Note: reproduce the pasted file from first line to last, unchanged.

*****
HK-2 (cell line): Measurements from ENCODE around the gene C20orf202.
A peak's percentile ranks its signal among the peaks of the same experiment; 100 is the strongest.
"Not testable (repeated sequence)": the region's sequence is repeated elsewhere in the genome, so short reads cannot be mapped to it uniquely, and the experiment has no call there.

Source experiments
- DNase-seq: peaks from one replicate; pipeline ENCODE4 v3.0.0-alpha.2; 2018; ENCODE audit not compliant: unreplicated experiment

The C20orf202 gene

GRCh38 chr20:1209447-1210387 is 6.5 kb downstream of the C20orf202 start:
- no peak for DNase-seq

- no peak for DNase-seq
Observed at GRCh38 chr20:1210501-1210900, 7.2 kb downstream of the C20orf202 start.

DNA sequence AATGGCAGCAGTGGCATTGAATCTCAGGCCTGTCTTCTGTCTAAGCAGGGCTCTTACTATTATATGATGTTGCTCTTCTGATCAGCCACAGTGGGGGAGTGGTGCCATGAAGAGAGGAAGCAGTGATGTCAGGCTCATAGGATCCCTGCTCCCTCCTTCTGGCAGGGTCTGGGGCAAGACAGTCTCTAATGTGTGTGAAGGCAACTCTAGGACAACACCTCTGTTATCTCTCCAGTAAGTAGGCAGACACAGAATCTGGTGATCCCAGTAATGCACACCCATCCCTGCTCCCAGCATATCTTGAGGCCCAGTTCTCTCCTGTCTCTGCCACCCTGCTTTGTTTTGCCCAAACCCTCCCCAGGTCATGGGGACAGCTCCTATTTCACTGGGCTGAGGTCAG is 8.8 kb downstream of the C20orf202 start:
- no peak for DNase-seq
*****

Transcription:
HK-2 (cell line): Measurements from ENCODE around the gene C20orf202.
A peak's percentile ranks its signal among the peaks of the same experiment; 100 is the strongest.
"Not testable (repeated sequence)": the region's sequence is repeated elsewhere in the genome, so short reads cannot be mapped to it uniquely, and the experiment has no call there.

Source experiments
- DNase-seq: peaks from one replicate; pipeline ENCODE4 v3.0.0-alpha.2; 2018; ENCODE audit not compliant: unreplicated experiment

The C20orf202 gene

GRCh38 chr20:1209447-1210387 is 6.5 kb downstream of the C20orf202 start:
- no peak for DNase-seq

- no peak for DNase-seq
Observed at GRCh38 chr20:1210501-1210900, 7.2 kb downstream of the C20orf202 start.

DNA sequence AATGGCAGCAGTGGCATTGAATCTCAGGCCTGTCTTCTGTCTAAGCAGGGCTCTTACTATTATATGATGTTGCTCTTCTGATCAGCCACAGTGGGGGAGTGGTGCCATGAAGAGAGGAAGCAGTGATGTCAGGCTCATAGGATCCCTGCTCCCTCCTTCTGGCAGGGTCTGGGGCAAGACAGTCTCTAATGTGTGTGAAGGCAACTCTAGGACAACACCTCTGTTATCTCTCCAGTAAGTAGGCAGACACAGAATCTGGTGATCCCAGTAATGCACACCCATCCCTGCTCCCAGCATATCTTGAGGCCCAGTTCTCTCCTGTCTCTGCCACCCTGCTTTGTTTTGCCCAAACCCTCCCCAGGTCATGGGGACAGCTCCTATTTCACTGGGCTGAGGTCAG is 8.8 kb downstream of the C20orf202 start:
- no peak for DNase-seq